This is a lesson for all generations. If a person wishes to be saved from the 'field', from the trivialities of this world, he must pitch his tent firmly. This is the only way to be protected from the superficialities of the time.

Ya'akov Avinu pitched his tent in the field, where he was secluded and separated from the rest of the world. Inside the tent he could grow spiritually and devote his entire being to Torah. In the merit of the Torah that Ya'akov learned, he was able to inspire all his surroundings with the spirit of Torah, all from inside the tent.

Therefore, when Ya'akov left Be'er Sheva the people sensed that a tzaddik had left and they felt the lack of blessing which they merited from having the presence of Ya'akov among them. Chazal say, "A righteous person's departure from a place leaves a void. As long as he lives in a city, he constitutes its glory, its splendor, and its beauty; when he departs, its glory, splendor, and beauty depart with him". Ya'akov Avinu, by secluding himself in the tent, and his toil in Torah, was the glory, splendor and beauty of the place. In his merit the entire town was blessed.

When Ya'akov Avinu left, they all felt the loss of his presence. This was because he firmly planted his tent in the field, submerging himself in Torah study, and secluding himself from all materialism of this world. Through this he transformed the field where he planted his tent, to a spiritual place.

Parsha Pearls

He Loved the Child, Not the Food

"Yitzchak loved Esav for game was in his mouth" (Bereishit 25:28)

This verse gives rise to a difficulty. How can one say about Yitzchak, that he loved his son for game was in his mouth? Yitzchak loved him because Esav gave him tasty food??

A Talmid Chacham brought this question before the Maharil Diskin, who answered in this way:

Yitzchak Avinu did not love Esav because of what he hunted, because of the food that he brought him, rather he loved him because he was his firstborn son. Where do we see this love? From the fact that "game was in his mouth" - from the fact that Yitzchak ate from his shechita. Had Yitzchak considered Esav a rasha, he would not have eaten from his shechita and would have hated him.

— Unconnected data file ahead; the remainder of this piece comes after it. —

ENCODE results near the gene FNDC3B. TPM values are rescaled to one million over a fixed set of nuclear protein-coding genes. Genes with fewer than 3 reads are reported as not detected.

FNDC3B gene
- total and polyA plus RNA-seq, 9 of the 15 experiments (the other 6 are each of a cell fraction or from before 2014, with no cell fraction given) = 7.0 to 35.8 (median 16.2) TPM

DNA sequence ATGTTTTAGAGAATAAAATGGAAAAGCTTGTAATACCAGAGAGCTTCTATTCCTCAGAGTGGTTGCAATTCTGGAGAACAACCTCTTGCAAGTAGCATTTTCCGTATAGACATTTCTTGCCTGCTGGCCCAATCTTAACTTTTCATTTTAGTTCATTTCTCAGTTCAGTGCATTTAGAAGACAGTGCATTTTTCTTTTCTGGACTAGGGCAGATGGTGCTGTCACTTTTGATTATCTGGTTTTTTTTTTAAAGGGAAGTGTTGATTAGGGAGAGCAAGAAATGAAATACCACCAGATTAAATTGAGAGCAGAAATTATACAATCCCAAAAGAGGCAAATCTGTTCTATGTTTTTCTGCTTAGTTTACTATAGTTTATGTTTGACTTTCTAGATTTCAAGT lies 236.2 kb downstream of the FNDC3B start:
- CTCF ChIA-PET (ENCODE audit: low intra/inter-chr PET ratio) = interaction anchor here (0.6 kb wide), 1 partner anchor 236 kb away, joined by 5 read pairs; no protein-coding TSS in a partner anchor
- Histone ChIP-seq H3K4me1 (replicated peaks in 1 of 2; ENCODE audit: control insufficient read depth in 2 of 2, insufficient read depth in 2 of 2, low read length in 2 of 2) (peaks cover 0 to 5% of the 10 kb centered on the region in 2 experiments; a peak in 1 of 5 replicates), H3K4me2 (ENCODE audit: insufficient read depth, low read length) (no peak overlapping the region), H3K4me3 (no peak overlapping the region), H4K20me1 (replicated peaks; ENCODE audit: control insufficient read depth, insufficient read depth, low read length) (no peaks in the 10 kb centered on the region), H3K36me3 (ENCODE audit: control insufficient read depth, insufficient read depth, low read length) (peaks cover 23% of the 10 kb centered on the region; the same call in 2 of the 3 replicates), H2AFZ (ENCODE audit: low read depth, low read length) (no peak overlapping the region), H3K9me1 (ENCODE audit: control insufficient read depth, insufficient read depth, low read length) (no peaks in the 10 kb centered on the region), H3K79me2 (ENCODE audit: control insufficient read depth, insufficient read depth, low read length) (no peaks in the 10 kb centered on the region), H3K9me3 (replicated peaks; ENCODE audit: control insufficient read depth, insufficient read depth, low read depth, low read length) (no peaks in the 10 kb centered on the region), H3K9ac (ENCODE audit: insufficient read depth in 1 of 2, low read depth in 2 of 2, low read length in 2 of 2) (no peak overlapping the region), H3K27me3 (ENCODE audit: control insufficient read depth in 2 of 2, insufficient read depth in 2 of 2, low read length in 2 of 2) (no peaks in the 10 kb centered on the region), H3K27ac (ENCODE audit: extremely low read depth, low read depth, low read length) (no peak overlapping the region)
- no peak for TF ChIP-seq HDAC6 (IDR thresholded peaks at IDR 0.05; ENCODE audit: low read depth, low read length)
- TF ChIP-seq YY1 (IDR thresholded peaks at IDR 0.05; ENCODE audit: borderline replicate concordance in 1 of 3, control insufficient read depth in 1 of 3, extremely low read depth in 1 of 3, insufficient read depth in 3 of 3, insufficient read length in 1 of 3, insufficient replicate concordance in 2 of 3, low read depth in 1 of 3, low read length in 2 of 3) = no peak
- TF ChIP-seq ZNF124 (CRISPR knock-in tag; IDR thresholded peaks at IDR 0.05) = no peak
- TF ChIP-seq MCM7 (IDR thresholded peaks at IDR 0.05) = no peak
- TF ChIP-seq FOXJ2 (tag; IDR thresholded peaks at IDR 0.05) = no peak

This shows us that Yitzchak considered Esav a tzaddik, therefore he loved him.

The words "for game was in his mouth" is not the reason for Yitzchak's love, rather it is the proof of his love for Esav.

The Maharil Diskin adds that as we know, Hashem prevents tzaddikim from making mistakes, especially when it comes to food. Yitzchak did not transgress the prohibition of eating forbidden food by relying on Esav's shechita. Rivkah, who understood who Esav really was, made sure that there was always someone supervising Esav's shechita.

The Torah's Protection

"May the days of mourning for my father draw near, then I will kill my brother Ya'akov" (Bereishit 27:41)

The Kli Yakar writes that Esav wished his father would die, for a mourner is prohibited from learning Torah, and so Ya'akov would not have the merit of the Torah's protection.

The book 'Derech Sichah" brings a question that was asked to Rabbi Chaim Kanievsky shlita. A mourner is permitted to learn certain aspects of Torah, so it seems that he does have the merit of the Torah's protection?

Rabbi Chaim shlita answered, that a mourner is indeed forbidden to learn Torah. The sections that are permitted are allowed only because they are applicable to his situation. This is compared to the Torah learning of women, who learn only in order to know how to observe the mitzvot. They do not learn for the sake of learning itself, and this is not enough of a merit to earn the Torah's protection.

A Person Becomes his Clothing

"Rivkah then took her older son Esav's clean garments which were with her in the house, and clothed Ya'akov her young son" (Bereishit 27:15)

The holy Rabbi Naftoli of Ropshitz zt"l says, "Take a look at the influence the clothes have on a person!" He explains: Not for nothing did Rivkah dress Ya'akov with the precious garments of Esav. It was extremely hard for Ya'akov to stand before his father the tzaddik and tell a lie, for his entire being was bound up with the truth, just as it says "Grant truth to Ya'akov". If so, how would he merit to receive the blessings that Rivkah was determined that he should receive?